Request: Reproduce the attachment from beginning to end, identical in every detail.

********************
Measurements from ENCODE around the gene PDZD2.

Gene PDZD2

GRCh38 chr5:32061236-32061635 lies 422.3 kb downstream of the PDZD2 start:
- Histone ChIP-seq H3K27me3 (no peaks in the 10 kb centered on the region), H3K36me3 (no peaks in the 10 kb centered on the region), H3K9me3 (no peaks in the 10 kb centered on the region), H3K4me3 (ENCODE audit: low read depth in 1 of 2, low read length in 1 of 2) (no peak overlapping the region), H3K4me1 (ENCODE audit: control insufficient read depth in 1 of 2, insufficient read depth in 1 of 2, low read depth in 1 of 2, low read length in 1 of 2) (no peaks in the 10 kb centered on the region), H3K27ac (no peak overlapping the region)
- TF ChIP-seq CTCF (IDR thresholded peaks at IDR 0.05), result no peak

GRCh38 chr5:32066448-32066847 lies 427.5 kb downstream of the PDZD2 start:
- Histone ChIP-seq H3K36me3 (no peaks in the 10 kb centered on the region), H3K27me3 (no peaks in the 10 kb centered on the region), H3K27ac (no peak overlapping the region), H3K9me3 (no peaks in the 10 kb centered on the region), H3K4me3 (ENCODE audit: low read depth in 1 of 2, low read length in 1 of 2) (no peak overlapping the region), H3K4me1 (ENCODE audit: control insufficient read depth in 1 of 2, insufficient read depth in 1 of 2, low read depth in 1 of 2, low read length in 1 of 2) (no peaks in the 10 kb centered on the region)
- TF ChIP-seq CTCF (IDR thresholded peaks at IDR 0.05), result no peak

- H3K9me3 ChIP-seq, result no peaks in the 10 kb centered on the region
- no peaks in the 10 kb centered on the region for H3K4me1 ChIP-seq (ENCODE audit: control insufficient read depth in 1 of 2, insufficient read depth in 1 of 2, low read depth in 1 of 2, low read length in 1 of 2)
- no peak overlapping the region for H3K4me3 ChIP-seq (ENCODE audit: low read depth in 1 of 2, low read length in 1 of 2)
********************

Measurements from ENCODE around the gene PDZD2.

Gene PDZD2

GRCh38 chr5:32061236-32061635 lies 422.3 kb downstream of the PDZD2 start:
- Histone ChIP-seq H3K27me3 (no peaks in the 10 kb centered on the region), H3K36me3 (no peaks in the 10 kb centered on the region), H3K9me3 (no peaks in the 10 kb centered on the region), H3K4me3 (ENCODE audit: low read depth in 1 of 2, low read length in 1 of 2) (no peak overlapping the region), H3K4me1 (ENCODE audit: control insufficient read depth in 1 of 2, insufficient read depth in 1 of 2, low read depth in 1 of 2, low read length in 1 of 2) (no peaks in the 10 kb centered on the region), H3K27ac (no peak overlapping the region)
- TF ChIP-seq CTCF (IDR thresholded peaks at IDR 0.05), result no peak

GRCh38 chr5:32066448-32066847 lies 427.5 kb downstream of the PDZD2 start:
- Histone ChIP-seq H3K36me3 (no peaks in the 10 kb centered on the region), H3K27me3 (no peaks in the 10 kb centered on the region), H3K27ac (no peak overlapping the region), H3K9me3 (no peaks in the 10 kb centered on the region), H3K4me3 (ENCODE audit: low read depth in 1 of 2, low read length in 1 of 2) (no peak overlapping the region), H3K4me1 (ENCODE audit: control insufficient read depth in 1 of 2, insufficient read depth in 1 of 2, low read depth in 1 of 2, low read length in 1 of 2) (no peaks in the 10 kb centered on the region)
- TF ChIP-seq CTCF (IDR thresholded peaks at IDR 0.05), result no peak

- H3K9me3 ChIP-seq, result no peaks in the 10 kb centered on the region
- no peaks in the 10 kb centered on the region for H3K4me1 ChIP-seq (ENCODE audit: control insufficient read depth in 1 of 2, insufficient read depth in 1 of 2, low read depth in 1 of 2, low read length in 1 of 2)
- no peak overlapping the region for H3K4me3 ChIP-seq (ENCODE audit: low read depth in 1 of 2, low read length in 1 of 2)